So today I stood over him while he sorted out his personal pigsty

problem is that you end up having to supervise and organise him, so what ever happens you end up doing more work, it's always your burden

Changebagsandgladrags Sun 09-Aug-15 21:34:16

Oops I think I have accidentally emailed this thread to one of the posters.

Apols I didn't even know that was possible..

Pseudo341 Sun 09-Aug-15 21:37:40

Can you afford to pay a cleaner? Might solve the problem for you.

I wouldn't give up straight away, my husband's pretty messy, but then so was I when we first got together, I've just been home while he's been out working very long hours so I've got better at tidying. Despite all my best efforts I'm still a naturally very messy person so I do understand the mentality.

Have you tried telling him what to do? It could be he simply hasn't got the brain capacity left after work to make any decisions about it. Assign him a bin by the bed (I'm assuming that's where they are) especially for his ear plugs. Tell him before you throw anything out but if he doesn't sort it out then go ahead and throw things out. Try moving the washing basket, with the lid off, to the exact spot where he dumps the socks and pants. Give him specific tasks, don't ask him to tidy up tell him specifically to put a certain thing away and tell him where it goes. Also you could buy one of those toilet cleaner things with the pads that you throw away and send him off to use it whenever you notice he's left a mess. Maybe do a ruthless team effort on the shed on a weekend and chuck a load of stuff but get him to do a lot of the physical labour.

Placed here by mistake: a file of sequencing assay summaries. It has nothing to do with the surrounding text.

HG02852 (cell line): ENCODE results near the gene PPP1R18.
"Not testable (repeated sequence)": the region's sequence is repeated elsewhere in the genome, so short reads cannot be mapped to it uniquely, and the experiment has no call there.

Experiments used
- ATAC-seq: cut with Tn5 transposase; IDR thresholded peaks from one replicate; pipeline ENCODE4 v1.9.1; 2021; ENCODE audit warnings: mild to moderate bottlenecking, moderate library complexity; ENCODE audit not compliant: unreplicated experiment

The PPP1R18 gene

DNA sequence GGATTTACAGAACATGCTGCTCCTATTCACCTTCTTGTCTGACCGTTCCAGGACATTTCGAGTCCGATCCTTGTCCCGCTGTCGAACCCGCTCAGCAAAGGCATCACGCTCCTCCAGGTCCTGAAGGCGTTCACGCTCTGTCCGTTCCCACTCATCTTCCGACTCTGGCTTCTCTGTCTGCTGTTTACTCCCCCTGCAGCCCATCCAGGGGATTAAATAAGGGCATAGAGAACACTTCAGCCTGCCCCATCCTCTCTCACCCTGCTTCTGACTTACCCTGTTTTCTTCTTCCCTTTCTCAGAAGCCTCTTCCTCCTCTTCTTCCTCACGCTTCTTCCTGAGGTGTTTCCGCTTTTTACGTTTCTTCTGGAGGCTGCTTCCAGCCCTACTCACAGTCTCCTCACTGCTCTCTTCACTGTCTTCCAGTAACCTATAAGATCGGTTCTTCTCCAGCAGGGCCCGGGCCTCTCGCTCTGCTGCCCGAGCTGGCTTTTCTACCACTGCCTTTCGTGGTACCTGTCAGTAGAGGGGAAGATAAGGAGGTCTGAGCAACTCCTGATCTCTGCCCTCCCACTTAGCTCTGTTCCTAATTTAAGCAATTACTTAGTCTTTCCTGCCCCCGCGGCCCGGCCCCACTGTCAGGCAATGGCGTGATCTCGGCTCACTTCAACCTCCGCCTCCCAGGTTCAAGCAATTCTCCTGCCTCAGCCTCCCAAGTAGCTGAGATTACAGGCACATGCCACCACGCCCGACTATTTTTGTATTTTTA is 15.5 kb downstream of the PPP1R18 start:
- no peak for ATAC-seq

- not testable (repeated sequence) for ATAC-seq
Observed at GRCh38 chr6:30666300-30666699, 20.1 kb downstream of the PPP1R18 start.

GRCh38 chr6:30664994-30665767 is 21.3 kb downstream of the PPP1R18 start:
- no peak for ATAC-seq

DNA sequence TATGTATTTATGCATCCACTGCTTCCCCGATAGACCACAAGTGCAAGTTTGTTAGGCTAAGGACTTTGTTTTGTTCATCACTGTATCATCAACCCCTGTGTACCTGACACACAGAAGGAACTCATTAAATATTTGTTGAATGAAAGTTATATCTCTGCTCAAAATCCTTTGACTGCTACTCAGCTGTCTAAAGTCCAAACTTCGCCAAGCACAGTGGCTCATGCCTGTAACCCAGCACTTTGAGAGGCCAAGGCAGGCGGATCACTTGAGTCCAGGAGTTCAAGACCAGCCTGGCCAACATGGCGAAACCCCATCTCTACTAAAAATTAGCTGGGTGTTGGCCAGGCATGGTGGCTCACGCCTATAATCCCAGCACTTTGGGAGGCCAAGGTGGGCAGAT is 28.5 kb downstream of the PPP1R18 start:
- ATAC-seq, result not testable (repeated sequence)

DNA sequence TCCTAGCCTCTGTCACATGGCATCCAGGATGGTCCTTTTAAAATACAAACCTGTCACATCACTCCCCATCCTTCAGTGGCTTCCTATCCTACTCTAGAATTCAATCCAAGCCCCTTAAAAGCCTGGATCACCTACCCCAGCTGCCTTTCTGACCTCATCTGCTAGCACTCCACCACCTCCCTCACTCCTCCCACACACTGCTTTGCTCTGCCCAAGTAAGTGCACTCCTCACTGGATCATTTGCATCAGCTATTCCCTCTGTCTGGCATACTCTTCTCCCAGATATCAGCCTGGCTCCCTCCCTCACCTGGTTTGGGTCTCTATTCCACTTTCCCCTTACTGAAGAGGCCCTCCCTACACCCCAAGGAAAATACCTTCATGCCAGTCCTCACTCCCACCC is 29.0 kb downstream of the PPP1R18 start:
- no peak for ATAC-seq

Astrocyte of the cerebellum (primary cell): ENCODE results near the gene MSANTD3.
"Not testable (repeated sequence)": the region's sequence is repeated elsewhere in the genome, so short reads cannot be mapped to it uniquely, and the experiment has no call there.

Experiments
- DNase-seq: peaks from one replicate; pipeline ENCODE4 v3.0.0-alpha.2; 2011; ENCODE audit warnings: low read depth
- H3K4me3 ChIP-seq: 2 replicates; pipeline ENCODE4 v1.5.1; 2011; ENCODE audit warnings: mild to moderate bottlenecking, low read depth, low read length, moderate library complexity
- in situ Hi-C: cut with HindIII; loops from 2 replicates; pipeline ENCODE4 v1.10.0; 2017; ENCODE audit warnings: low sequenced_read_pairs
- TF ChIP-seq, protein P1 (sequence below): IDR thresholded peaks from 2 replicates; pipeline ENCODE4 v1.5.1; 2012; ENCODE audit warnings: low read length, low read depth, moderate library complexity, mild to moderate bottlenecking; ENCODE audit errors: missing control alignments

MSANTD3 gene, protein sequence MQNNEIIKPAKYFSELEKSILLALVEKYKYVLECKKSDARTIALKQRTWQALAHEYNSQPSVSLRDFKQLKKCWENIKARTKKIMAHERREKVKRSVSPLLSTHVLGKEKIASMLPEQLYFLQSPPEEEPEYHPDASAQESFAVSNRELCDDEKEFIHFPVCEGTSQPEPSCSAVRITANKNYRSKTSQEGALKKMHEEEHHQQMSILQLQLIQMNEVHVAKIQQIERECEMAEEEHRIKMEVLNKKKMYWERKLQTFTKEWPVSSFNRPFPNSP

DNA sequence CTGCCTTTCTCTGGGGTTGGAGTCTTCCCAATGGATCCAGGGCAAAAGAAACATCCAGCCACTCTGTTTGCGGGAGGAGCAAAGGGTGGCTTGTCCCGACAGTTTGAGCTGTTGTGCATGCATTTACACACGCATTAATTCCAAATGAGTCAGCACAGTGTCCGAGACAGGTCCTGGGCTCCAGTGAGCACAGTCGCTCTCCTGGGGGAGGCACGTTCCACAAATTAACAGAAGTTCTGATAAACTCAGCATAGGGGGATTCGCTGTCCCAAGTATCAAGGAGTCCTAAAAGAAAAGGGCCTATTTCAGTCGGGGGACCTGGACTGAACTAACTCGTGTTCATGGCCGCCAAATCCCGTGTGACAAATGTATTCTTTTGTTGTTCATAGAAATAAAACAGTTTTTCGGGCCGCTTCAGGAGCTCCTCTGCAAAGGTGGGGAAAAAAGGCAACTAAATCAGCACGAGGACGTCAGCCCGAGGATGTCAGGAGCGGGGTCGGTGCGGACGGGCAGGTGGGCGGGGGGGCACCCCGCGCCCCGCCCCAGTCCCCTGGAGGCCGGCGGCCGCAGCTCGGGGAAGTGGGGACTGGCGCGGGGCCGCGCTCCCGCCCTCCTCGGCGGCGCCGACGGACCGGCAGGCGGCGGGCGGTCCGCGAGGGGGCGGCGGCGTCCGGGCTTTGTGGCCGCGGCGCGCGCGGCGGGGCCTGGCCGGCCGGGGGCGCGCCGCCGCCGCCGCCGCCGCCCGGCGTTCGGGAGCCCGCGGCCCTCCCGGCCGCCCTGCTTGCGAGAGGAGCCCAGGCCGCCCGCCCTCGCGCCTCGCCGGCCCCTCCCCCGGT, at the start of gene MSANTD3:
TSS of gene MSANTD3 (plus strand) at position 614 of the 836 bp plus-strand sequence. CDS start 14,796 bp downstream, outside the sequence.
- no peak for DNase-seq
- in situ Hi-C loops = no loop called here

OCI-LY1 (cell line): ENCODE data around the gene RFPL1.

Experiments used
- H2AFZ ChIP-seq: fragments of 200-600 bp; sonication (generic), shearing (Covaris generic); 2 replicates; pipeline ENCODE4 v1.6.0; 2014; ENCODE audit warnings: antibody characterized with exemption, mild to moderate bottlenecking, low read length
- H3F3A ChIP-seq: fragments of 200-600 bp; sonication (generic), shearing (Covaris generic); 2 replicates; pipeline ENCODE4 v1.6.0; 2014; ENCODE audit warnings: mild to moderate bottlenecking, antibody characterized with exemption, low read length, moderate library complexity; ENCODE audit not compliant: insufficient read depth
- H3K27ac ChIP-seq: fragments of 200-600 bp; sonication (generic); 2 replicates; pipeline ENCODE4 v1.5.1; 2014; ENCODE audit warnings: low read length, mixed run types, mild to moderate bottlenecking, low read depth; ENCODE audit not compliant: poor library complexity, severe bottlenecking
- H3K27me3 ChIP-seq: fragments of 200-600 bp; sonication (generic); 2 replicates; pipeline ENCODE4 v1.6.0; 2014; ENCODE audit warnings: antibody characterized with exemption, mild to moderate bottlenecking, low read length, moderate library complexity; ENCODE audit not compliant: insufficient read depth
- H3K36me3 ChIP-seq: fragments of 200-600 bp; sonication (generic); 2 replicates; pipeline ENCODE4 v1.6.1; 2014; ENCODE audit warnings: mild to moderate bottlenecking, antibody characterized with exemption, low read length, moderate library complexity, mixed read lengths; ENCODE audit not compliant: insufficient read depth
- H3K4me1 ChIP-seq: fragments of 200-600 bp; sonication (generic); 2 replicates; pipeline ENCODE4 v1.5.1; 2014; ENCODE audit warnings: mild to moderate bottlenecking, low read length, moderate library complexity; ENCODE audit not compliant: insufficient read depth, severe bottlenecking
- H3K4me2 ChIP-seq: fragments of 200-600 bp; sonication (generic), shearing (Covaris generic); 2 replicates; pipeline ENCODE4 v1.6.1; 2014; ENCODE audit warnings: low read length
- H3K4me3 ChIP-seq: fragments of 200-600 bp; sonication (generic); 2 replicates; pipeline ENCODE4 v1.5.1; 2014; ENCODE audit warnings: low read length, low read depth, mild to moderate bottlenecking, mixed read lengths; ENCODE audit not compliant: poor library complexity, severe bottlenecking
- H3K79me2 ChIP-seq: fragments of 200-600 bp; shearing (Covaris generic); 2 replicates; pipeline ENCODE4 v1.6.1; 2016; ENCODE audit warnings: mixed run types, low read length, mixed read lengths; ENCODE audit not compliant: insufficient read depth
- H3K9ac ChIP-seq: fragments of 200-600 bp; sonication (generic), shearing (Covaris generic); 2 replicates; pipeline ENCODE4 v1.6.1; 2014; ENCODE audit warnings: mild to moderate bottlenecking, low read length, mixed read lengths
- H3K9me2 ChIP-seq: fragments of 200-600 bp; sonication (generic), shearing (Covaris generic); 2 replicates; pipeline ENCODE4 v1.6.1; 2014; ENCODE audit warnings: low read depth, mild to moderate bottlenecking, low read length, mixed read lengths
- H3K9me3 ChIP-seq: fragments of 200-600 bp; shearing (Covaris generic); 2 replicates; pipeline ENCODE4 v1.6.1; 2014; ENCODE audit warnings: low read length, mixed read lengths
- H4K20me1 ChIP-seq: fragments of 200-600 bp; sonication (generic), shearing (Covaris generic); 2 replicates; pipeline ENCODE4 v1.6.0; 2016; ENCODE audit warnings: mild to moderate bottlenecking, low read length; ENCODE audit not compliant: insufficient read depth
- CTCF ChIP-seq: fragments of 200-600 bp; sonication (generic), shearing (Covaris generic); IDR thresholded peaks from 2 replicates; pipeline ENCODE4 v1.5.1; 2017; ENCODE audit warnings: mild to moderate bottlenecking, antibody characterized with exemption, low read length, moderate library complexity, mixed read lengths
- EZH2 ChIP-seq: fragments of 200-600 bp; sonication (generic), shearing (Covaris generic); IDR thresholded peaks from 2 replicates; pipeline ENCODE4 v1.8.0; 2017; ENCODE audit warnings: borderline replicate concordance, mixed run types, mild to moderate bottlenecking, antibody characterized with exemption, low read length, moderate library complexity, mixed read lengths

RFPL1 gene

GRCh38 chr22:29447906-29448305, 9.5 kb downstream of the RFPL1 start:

I know you shouldn't have to organize him but given that you've got kids I think it's worth trying to make things work. Also a good idea to sit down and have a proper chat with him and explain (calmly) just how much of a problem this is for you. Then give him your clear instructions as to what you want him to do about it, and keep reminding him. If you can't get him to agree to try then I guess it's time to go.